Debunk common misconceptions about cat health
As much as we all wish it was true, cats don’t actually have 9 lives. Although very independent, cats are like any other pet that needs our love, attention, and care to lead a long, happy, and healthy life. Recent studies have shown that only 50% of Australian cats have regular appointments with their veterinarian – a pretty startling statistic considering how much we love our companions. To better understand our cat friends and their special health needs, we spoke to Royal Canin’s veterinarian, Dr. Chantelle McGowan, spoken to break up some of the most common myths and misconceptions about cat health.
Myth: Cats love cow’s milk
While some cats love to lick up cow’s milk when you put it in front of you, most will react negatively after consuming it. “Cats lack the enzyme ‘lactase’ to digest cow’s milk and they are likely to experience gastrointestinal discomfort when they consume it,” explains McGowan. While it may seem like your cat can handle a bowl of milk every now and then, a kitten who is already on a nutritionally balanced diet will not need the extra fat, calcium, and protein from milk.
Myth: You don’t have to brush a cat’s teeth
“Brushing your teeth is just as important in cats as it is in humans,” says McGowan, who recommends starting your feline friend off with a good start
Brush your teeth as early as possible in your life. “Teaching a cat to brush their teeth can be difficult, but it shouldn’t be a traumatic experience.” Cats need a good daily brush of pet-friendly toothpaste to remove plaque, which can cause gingivitis and tooth decay. If you’re having trouble getting your cat into the new routine, talk to your veterinarian about alternatives like the specially formulated Royal Canin toothpaste. Products like Oral Care can actually help reduce the risk of tartar and plaque build-up without having to brush daily.
Myth: Cats are easy-care pets that don’t require a lot of grooming
The story goes on
While they often give the impression that they would prefer some space, McGowan couldn’t be more confident when he says that “cats absolutely deserve as much care and attention as other pets.” A happy and healthy cat needs a lot of mental and physical stimulation. “Cats have unique requirements because they are both predators and prey. An outlet for natural, predatory behavior in the form of games is essential to their mental wellbeing. The ability to rest elevated is one way for cats to feel safe, so a strategically cleared bookcase or resting bar is usually appreciated. ”Also, don’t underestimate the importance of having your cat vet regularly walk – it is important in wishing your cat a long and happy life.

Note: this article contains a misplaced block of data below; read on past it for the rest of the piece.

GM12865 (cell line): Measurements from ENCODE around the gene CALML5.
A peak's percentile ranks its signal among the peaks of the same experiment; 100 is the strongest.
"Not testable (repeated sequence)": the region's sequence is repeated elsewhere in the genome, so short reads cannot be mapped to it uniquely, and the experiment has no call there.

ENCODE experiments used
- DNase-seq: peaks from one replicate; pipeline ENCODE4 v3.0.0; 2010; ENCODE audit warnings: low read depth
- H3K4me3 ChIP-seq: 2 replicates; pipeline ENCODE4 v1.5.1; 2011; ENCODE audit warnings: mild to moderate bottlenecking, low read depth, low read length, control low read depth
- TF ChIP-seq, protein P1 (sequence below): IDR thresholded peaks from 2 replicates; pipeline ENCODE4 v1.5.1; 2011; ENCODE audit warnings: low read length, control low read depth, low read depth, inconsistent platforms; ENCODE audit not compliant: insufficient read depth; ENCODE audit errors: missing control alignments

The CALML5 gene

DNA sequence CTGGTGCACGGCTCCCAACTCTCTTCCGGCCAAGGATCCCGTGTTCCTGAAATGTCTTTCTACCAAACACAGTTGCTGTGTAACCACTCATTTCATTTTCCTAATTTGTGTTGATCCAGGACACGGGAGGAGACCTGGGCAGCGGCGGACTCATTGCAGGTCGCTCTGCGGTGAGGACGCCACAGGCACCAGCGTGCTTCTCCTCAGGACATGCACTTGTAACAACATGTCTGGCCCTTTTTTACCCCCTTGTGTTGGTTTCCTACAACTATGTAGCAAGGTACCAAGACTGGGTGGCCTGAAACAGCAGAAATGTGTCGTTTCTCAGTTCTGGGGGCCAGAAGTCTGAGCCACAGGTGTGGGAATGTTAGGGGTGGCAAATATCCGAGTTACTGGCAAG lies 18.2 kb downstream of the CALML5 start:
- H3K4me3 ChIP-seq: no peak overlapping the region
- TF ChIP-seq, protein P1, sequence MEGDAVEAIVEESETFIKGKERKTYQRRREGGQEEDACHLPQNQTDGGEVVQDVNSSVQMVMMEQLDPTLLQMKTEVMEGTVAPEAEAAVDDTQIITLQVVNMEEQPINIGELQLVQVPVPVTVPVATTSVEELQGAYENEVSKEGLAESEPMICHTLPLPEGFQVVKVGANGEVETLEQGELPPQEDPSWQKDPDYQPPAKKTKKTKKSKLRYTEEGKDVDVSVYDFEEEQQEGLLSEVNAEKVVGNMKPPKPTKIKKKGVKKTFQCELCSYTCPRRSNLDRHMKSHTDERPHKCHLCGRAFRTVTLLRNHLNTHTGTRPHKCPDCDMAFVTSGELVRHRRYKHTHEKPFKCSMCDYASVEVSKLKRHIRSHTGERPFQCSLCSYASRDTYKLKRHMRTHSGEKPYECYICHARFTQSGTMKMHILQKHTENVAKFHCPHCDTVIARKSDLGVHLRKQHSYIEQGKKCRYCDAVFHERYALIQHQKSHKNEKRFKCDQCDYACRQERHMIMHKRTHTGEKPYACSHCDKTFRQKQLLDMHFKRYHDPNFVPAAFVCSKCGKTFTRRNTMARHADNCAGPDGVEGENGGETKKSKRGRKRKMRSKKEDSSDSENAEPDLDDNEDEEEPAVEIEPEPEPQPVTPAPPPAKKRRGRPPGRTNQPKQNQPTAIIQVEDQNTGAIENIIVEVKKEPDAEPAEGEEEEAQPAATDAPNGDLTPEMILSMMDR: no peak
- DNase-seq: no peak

Myth: You can’t raise a cat
While there isn’t much talk of cat training, it is perfectly doable – you just need to understand how your cat is motivated. “Not all cats are motivated by food rewards, but positive affirmations can go a long way,” explains McGowan, who has spent a lot of time training her own cats, Mittens and Louis (which you can find at @rescutie_patooties). “I even managed to train Louis to walk on a leash so we could take him here and there on trips, and Mittens makes an excellent high five.” If you want to learn more about training your cat, McGowan recommends Karen Pryor’s ‘Clicker Training for Cats’, ‘Naughty No More’ by Marilyn Krieger or ‘Decoding Your Cat’, a multi-specialist book co-authored by the American College of Veterinary Behaviorists.
Myth: indoor cats don’t get sick
Although they have no direct contact with the outside world, indoor cats are just as susceptible to disease as cats outdoors. Cats are a species of prey, which means that they instinctively hide illness or weaknesses. McGowan advises cat owners to “monitor even minor changes in behavior at home.” Even if your cat is handsome, it is important to take her to the veterinarian regularly so that any illness can be detected at an early stage. The best way to protect your cat from disease is to get a vaccination. Your vet will let you get away with what to immunize against and when to bring your kitten back for booster and re-vaccination.
Myth: Even cooked diets are better than packaged diets
“There may be a lot of opinions on the subject, but let’s stick with the facts. Over 95% of homemade diets are lacking essential vitamins and nutrients, which means they’re not complete and balanced, ”says McGowan. This means your cat will be missing out on vital nutrients if you don’t carefully measure the ingredients, vitamins and supplements in your homemade meals. A recent study by Royal Canin found that one in two cats was considered overweight or obese, a finding that all too often stems from failure to eat a nutritionally balanced diet.
“There are big differences in the quality of packaged diets [and] There are some low quality diets on the market, especially in countries like Australia where the regulations are minimal. In general, science-based brands like Royal Canin are some of the safest, most nutritious foods you can find. ”To ensure your fluffy friend is getting the most nutritious diet, McGowan recommends doing your research using the World Small Animal Veterinary Association’s toolkit and yours Consult vet.
Understanding your cat’s specific health needs is only the first step in making sure they are by your side for a long time. Feed them a balanced diet, shower them with love and attention, and take them to the vet regularly for long, happy, and healthy lives.